involving white victims, especially white female

are less important than killings of white people.
Braga, Anthony A. and Brunson, Rod K. The Police and Public Discourse on
“Black on Black” Violence. New Perspectives in Policing Bulletin. Washington,
D.C.: U.S. Department of Justice, National Institute of Justice, 2015. NCJ

And, by unfortunate association, that the police
are not devoting, or do not think they need to

The Police and Public Discourse on “Black-on-Black” Violence | 3

devote, sufficient resources to investigate black

Rahm Emanuel, Mayor, City of Chicago3

victim homicides.
“The issue of gun violence is not limited to
A casual sampling of characterizations of black-

Chicago … It’s an urban problem.” The urban

on-black violence in the media by political

violence, Emanuel said, “gets put in a different

commentators, politicians and police chiefs reveals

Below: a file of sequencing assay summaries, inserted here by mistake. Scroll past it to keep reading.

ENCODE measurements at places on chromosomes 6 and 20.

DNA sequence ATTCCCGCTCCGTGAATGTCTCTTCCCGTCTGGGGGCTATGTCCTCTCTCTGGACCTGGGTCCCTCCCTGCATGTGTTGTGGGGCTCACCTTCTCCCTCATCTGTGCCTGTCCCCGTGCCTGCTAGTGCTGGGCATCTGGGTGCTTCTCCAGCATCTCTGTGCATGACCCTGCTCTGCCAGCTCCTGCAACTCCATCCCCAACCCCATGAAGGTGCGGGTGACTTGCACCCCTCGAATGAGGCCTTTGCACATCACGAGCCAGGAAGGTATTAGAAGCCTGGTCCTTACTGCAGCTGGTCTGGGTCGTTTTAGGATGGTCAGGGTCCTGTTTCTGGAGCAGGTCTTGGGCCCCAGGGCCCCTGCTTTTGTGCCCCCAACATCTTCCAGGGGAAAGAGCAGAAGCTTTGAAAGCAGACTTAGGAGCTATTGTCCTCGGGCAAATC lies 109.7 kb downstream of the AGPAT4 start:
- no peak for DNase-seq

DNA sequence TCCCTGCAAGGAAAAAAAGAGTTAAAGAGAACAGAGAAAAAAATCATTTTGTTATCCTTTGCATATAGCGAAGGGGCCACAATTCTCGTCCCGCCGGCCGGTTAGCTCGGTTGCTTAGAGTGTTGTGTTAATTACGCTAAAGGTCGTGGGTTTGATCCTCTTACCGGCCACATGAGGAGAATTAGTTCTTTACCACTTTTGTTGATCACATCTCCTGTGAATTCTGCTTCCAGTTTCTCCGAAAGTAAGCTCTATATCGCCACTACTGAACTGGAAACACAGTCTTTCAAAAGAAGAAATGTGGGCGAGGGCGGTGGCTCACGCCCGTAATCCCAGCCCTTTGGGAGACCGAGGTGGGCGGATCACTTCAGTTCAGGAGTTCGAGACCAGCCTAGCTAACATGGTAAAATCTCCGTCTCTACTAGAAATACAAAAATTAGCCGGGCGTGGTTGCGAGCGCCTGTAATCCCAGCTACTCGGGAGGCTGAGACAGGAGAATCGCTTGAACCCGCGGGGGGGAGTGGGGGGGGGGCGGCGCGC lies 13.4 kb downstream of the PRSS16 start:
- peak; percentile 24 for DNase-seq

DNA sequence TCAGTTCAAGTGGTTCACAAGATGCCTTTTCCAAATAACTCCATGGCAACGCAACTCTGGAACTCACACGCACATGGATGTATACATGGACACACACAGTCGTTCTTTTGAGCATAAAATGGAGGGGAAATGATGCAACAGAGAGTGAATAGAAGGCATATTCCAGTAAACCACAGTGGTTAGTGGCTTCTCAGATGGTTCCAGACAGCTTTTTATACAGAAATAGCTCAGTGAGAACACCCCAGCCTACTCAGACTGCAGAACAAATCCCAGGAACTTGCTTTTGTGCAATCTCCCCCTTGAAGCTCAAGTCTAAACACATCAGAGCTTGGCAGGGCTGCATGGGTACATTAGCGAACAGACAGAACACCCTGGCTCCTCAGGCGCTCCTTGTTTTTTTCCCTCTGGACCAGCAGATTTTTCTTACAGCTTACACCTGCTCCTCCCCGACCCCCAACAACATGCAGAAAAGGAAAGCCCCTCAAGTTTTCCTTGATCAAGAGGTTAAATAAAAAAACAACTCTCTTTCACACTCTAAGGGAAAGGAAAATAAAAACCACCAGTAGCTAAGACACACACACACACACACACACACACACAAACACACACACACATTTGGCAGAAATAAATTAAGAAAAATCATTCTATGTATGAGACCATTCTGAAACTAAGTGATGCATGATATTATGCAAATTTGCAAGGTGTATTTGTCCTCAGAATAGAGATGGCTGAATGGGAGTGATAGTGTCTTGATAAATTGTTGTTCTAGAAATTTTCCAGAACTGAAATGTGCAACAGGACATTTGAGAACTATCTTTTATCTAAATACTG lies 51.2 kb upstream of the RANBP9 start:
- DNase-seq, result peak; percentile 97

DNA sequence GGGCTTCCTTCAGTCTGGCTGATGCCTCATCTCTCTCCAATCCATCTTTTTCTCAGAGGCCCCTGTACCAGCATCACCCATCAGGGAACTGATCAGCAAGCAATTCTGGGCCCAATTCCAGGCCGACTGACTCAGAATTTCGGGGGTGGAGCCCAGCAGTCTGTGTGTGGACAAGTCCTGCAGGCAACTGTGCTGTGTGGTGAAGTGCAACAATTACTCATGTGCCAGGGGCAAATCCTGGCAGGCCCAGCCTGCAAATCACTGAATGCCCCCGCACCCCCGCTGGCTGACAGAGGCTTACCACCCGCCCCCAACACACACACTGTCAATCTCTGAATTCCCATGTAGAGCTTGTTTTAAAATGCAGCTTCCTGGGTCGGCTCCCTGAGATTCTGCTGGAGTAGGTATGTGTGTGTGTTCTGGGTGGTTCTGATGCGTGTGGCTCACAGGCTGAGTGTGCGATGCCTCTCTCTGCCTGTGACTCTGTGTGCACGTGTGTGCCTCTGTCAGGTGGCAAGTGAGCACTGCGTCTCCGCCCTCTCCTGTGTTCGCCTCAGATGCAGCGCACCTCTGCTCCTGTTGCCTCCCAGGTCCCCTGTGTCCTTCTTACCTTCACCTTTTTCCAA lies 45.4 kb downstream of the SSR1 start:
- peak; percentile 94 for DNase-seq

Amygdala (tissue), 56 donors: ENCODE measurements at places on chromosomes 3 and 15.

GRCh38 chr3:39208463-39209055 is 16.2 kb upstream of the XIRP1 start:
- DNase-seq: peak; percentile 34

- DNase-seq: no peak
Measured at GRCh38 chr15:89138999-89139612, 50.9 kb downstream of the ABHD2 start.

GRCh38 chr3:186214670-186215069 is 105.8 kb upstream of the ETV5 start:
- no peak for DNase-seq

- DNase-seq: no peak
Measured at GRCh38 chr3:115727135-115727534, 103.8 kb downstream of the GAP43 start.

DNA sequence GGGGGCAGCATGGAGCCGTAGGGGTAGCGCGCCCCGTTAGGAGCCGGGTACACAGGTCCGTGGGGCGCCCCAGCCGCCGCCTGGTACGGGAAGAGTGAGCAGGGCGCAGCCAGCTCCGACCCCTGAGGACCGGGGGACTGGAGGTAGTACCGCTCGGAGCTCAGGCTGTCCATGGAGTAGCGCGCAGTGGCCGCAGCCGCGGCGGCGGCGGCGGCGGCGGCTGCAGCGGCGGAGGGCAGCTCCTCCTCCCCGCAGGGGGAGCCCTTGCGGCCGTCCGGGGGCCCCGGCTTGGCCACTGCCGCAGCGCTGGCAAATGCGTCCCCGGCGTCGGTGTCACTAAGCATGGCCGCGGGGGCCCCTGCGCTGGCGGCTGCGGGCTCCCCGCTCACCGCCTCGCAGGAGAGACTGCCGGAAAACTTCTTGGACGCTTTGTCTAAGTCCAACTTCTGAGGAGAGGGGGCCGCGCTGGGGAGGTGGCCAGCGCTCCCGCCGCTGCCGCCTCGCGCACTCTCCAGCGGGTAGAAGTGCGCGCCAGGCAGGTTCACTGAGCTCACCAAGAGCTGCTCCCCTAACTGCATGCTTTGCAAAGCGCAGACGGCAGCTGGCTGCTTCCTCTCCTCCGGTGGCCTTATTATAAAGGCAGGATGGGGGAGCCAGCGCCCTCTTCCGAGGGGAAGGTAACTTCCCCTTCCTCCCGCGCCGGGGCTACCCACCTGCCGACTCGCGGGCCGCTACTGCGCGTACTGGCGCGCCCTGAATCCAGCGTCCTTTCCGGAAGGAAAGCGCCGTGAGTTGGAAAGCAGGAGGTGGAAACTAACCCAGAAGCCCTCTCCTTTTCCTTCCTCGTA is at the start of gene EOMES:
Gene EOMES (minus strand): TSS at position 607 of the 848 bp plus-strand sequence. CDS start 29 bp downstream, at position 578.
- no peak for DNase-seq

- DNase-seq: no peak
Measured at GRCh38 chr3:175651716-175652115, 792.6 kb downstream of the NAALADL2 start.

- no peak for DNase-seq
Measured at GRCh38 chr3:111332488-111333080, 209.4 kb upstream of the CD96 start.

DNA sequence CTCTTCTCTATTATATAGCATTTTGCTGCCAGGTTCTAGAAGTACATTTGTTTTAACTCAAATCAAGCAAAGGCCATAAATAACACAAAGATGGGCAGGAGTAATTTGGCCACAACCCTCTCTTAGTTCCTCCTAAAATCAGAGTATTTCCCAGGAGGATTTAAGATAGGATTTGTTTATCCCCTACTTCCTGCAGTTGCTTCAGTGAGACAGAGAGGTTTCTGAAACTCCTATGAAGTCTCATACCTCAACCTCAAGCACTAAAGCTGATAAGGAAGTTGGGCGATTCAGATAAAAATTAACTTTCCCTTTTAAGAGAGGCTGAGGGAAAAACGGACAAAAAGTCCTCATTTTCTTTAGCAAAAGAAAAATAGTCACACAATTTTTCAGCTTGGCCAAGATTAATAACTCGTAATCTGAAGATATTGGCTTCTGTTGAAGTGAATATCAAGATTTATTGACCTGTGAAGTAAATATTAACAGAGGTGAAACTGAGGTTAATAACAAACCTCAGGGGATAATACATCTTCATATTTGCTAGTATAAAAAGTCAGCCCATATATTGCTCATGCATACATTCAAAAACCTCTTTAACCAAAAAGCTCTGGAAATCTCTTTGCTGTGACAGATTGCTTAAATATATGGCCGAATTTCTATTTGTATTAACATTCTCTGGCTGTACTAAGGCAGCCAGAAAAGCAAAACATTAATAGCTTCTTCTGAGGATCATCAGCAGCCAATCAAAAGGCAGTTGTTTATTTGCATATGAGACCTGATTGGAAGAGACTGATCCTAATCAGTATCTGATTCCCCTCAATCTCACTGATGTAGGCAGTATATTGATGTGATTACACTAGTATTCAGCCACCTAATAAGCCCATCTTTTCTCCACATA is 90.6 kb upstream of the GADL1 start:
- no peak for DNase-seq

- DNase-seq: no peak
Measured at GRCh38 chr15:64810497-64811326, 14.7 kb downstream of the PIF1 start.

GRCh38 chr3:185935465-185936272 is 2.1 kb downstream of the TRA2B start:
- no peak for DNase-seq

value system. These are our kids, these are our

persistently vague definitions of the phenomenon

children, and the worst thing for us to do in

and occasionally problematic associations with

my opinion would be to say, ‘Let’s not discuss

ideas about morally bankrupt behaviors in black

this.’ We need to make sure that once a crime

families and communities.

is committed, we don’t allow them back on the
street to become perpetrators or victims. ...

Jason Riley, Columnist, Wall Street Journal


“The black crime rate in 1960 was lower than it
is today … Was there less racism or less poverty
than in 1960? This is about black behavior. It

A piece of this is the culture … Part of this is
having an honest conversation, given the lion’s
share of the victims and the perpetrators are
young African-American men.”

needs to be addressed head-on. It’s about